has been added to the uncertainty budget of table 1.

The reading of the quadrature bridge can be expressed as

(see [11, chapter 6.2.2])

ω2R1R2C1C2= 1 + δ.

(2)

The real part Re[δ] of δ, which links principal values of

R1,R2,C1,C2(the imaginary part Im[δ] links resistance time

constants to capacitance losses) is given by the expression

Re[δ] =|Vc|

|VQ|ωCcR2sin[arg(Vc) − arg(VQ)],

where |Vc| and |VQ| are the amplitudes of phasors Vcand VQ,

and arg(Vc) and arg(VQ) are their phases.

Equation (3) does not take into account possible

asymmetriesoftransformerT;however,thesearecompensated

by interchanging the connections of the outputs of T to the

bridge network, and by averaging the two values of Re[δ]

obtained with the two equilibria.

(3)

3.4. Bridge operation

The bridges are operated in a similar way, with the same

control program. The user interface permits the amplitude and

relative phase of each generator output to be set; to achieve

equilibrium, an automated procedure [42] is implemented,

resulting in increased speed and ease of operation. Presently,

thedetectorinputmustbemanuallyswitchedbetweendifferent

detection points; despite this, equilibrium is reached from an

arbitrary setting in a few minutes; if the bridge is already near

equilibrium condition the equilibrium approach is faster.

4. Maintained capacitance unit

The Italian national capacitance standard is presently

maintainedasthegroupvalueofseveral10pFquartz-dielectric

capacitors [29]. The capacitance differences are periodically

monitored, and the group value is updated by drift prediction

and by participating in international comparisons [43].

The scaling from 10pF to 1000pF is performed with a

manual two terminal-pair coaxial ratio bridge [29] and a step-

upprocedure[44]whichallowsonetocompensateforpossible

deviations of the transformer ratio from its nominal value.

5. Results

5.1. Measurements of RQ

The representation of the ohm at INRIM is given [45] by the

dc quantum Hall effect on the i = 2 step, RK/2 ≈ 12906.4?.

A dc potentiometer [46] performs calibrations of resistance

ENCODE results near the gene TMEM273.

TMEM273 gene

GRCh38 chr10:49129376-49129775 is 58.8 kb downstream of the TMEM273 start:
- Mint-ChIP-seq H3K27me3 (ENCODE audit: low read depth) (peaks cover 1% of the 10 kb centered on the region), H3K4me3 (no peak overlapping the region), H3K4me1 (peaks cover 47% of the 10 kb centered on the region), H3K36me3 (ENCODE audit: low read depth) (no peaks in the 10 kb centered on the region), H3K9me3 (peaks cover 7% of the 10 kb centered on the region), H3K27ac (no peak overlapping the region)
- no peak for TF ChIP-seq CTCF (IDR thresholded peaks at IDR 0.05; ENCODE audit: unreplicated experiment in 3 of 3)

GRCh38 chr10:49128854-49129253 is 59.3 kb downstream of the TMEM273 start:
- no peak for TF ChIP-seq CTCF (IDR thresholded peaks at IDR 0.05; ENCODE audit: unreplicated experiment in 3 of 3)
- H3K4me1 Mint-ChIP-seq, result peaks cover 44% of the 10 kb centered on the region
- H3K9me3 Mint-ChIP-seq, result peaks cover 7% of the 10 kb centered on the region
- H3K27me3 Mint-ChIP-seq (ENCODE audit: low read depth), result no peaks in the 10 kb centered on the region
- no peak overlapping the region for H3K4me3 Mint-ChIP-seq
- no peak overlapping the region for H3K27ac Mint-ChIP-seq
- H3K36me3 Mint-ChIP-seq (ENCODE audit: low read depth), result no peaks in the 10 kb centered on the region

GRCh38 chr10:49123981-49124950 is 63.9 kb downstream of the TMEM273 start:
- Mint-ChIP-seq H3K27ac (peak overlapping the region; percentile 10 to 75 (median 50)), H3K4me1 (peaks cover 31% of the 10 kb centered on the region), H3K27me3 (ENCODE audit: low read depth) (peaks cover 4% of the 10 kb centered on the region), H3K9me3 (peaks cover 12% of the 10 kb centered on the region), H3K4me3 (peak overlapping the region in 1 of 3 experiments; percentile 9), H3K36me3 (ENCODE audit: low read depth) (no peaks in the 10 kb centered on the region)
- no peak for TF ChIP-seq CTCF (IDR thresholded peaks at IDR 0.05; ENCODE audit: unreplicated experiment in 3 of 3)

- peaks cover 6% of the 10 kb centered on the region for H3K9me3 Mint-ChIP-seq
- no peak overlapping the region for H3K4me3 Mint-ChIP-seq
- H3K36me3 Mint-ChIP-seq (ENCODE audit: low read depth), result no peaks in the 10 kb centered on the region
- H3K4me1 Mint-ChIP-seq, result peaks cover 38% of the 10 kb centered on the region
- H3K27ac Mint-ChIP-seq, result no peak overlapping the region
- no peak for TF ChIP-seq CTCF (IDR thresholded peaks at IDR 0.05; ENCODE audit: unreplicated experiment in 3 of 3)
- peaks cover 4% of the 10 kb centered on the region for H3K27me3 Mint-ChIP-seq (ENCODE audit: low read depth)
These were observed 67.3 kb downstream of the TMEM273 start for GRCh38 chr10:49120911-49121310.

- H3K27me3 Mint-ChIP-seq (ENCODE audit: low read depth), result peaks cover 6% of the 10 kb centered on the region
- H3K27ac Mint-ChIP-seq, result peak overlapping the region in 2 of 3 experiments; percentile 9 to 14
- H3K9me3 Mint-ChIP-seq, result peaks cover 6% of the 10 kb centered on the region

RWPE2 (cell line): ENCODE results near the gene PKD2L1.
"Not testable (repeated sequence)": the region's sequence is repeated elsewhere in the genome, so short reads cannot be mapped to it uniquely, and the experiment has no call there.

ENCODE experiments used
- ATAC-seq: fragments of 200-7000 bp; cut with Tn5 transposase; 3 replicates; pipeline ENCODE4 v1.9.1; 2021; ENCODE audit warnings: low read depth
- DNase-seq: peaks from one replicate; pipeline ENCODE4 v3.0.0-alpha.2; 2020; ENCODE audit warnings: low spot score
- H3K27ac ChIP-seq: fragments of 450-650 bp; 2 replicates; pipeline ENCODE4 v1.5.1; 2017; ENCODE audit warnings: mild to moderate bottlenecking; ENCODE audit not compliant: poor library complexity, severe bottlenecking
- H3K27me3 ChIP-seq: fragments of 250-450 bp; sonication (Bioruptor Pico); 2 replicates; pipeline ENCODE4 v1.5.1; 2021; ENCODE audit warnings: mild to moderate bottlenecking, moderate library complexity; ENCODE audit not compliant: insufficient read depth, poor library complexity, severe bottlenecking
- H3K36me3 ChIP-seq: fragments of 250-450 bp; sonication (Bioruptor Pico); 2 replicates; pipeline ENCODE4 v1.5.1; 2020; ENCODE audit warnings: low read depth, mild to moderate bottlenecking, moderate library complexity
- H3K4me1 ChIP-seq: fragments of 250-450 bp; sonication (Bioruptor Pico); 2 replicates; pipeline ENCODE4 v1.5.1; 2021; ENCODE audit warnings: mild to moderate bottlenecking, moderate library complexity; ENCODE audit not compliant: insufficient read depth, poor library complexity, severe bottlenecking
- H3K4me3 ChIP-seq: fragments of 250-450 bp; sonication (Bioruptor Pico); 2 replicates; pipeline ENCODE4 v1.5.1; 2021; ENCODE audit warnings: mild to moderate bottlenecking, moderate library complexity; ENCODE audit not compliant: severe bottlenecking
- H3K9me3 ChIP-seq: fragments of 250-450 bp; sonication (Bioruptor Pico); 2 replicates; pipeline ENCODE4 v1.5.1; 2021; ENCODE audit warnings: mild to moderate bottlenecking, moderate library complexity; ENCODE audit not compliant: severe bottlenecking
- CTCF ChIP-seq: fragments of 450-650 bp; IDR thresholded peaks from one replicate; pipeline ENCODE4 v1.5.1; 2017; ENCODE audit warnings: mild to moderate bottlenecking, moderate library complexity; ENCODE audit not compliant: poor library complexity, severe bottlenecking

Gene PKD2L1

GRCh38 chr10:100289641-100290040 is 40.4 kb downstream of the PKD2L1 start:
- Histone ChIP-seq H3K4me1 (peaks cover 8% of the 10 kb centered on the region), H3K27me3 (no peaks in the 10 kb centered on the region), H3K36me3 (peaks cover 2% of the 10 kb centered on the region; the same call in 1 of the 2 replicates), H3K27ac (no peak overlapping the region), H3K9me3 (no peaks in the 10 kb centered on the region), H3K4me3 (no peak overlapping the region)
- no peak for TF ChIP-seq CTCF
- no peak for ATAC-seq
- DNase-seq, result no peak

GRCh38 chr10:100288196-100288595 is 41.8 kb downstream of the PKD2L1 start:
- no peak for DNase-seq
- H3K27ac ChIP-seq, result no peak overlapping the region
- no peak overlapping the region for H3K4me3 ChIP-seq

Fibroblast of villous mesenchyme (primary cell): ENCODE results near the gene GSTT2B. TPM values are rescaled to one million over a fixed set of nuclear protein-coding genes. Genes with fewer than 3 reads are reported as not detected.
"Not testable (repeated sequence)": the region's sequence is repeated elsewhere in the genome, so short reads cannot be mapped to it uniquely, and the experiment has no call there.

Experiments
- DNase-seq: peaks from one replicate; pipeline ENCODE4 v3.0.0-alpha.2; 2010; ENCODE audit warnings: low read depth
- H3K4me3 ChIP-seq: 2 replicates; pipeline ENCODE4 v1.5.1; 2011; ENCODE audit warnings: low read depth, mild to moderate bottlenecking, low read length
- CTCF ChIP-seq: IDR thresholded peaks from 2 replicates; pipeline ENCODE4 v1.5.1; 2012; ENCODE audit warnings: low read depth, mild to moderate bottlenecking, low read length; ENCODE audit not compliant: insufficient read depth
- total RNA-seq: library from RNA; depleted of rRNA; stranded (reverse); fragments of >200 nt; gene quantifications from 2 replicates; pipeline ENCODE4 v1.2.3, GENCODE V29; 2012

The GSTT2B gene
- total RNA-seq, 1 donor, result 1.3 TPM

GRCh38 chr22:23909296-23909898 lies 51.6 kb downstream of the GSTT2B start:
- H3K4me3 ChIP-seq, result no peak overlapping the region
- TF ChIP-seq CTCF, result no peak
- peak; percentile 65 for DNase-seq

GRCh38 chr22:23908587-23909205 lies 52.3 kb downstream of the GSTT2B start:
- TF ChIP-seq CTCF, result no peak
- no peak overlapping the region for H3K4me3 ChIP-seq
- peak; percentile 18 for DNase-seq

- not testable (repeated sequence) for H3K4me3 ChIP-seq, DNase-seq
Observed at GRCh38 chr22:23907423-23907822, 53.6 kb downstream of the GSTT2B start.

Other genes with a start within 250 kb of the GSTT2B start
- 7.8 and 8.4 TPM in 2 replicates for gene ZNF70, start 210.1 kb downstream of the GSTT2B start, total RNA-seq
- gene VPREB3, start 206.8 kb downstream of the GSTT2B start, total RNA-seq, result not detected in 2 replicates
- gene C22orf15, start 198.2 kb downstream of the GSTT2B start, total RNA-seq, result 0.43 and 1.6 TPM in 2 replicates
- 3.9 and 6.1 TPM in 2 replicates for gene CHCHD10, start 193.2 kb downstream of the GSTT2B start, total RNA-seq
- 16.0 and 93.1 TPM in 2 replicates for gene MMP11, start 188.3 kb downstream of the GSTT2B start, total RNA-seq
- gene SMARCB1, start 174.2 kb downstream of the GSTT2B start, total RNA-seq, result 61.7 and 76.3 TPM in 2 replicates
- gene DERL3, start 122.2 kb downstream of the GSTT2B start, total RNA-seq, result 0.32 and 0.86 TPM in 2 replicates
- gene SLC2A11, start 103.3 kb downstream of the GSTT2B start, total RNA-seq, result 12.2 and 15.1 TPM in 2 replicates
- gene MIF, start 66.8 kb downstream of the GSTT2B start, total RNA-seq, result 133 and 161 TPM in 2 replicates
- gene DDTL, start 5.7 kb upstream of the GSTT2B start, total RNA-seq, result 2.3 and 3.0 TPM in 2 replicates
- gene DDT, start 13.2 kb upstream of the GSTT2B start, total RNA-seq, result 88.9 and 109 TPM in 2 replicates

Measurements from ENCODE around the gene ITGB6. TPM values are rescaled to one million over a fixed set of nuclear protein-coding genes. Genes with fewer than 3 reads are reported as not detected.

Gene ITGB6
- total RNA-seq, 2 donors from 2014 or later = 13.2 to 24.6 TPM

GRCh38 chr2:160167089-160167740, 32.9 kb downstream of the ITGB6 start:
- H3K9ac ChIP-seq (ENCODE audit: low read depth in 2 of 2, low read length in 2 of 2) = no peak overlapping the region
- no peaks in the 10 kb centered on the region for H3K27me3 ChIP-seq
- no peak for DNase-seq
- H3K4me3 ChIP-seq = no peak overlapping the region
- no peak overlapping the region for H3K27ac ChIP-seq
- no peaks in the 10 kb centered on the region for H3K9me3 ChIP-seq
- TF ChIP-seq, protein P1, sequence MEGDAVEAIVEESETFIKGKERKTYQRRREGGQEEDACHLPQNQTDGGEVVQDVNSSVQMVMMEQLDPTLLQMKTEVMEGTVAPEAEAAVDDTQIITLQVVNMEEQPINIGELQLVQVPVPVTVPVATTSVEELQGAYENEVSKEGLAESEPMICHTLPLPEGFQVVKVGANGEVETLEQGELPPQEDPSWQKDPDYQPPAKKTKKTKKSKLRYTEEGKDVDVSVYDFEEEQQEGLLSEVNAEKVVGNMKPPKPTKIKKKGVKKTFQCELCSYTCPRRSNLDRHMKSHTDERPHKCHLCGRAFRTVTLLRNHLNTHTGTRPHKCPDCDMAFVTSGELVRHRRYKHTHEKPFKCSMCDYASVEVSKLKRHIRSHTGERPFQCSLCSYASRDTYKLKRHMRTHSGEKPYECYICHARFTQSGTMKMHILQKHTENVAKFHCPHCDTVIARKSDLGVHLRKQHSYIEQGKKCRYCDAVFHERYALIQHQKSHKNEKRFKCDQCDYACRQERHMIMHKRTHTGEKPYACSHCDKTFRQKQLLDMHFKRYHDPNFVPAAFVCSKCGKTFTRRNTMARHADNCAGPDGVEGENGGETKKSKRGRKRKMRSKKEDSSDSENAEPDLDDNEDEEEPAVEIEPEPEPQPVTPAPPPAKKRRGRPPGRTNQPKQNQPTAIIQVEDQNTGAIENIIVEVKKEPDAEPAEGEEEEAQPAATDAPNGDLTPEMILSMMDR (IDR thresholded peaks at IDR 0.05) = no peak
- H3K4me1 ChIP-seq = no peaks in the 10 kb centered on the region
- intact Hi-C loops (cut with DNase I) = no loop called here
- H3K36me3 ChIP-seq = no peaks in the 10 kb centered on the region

standards. A time series of measurements of RQis shown in

figure 7: a significant, but predictable, drift of 5n??−1d−1is

estimated.

5.2. Characterization of the polyphase generator

The analogue electronics of the generator introduces, for each

channel, an analogue gain and a phase rotation. As shown

in sections 3.2 and 3.3, the bridges’ measurement equations

468

Metrologia, 47 (2010) 464–472

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Realization of the farad from the dc quantum Hall effect

Figure 7. Time drift of the quadrifilar resistor RQ.

Figure 8. Typical time evolution of the detector reading (in-phase

and quadrature components) at the combining network detection

point of the quadrature bridge, after an equilibrium operation (for

t = 0). An Allan deviation analysis shows a 1/f behaviour for both

components. The deviation of detector reading from null gives a

bridge error, with a sensitivity of ≈2V−1; an error scale is also

reported in the graph.

(equations (1) and (2)) depend on amplitude ratios and phase

differences of the voltage outputs of two channels (Vc and

Vain the ratio bridge; Vcand VQin the quadrature bridge).

Therefore, the bridges’ accuracy is determined by amplitude

and phase matching of these channels, not by the absolute

accuracy of each channel setting.

Amplitude matching is trimmed by acting on the

electronics, and measured with a two-channel ac voltmeter to

be better than 5 × 10−5. Phase matching is verified with an

auxiliarycircuit(see[11,figure4.50a])tobetterthan100µrad.

Theverificationisperformedundernormalloadingconditions

(with the bridge circuit connected to the generator).

With these amplitude and phase tracking errors, if the

impedancestandardsdeviatefromtheirnominalvaluesbyless

thanafewpartsin10−5,thecontributiontothefinalaccuracyof

eachbridgecausedbythegeneratorscanbekeptnear1×10−8.

The mid-term stability and noise of the polyphase

generator can be inferred from drifts of detector readings of

Figure 9. Results of measurement of R2/RQwith the 8:1 resistance

ratio bridge over a period of 400 days. Data are expressed as

relative deviation (in parts per 106) from the nominal ratio

[R2/RQ]nominal= 8.

Figure 10. Results of measurement of δ ≡ ω2R1R2C1C2− 1 with

the quadrature bridge over a period of 400 days. The inset shows the

repeatability of the measurement over a few days.

Figure 11. Comparison between quadrature bridge and step-up

procedure.

Metrologia, 47 (2010) 464–472

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L Callegaro et al

Table 1. Measurement steps of the ohm–farad traceability chain: relative uncertainty expression (contributions and root-sum-square RSS).

Contribution to uncertaintyType

ur

Note

1. Calibration of RQat 1541Hz

Dc calibration of RQ

Phase correction of RQ

Frequency dependence

Current dependence

Short-term stability

RSS

2. Resistance ratio bridge

Noise

Main balance injection

4TP impedance definition

4TP cable corrections

2TP contact resistance repeatability

Residual loading on main IVD

Main IVD ratio

Non-coaxiality

RSS

3. Quadrature bridge

Noise

Frequency

Main balance injection

Distortion

Residual offset after inversion

2TP contact resistance repeatability

2TP capacitance repeatability

Non-coaxiality

RSS

n??−1

25

12

3

2

10

30

n??−1

10

12

10

1

1

10

45

5

50

nFF−1

20

0

12

6

3

1

1

5

25

A, B

B

B

B

B

Calibration with dc QHE

1 × 10−5loss angle of 10pF capacitor

10% of calculated frequency deviation

[31]

Estimated drift is 5 × 10−9day−1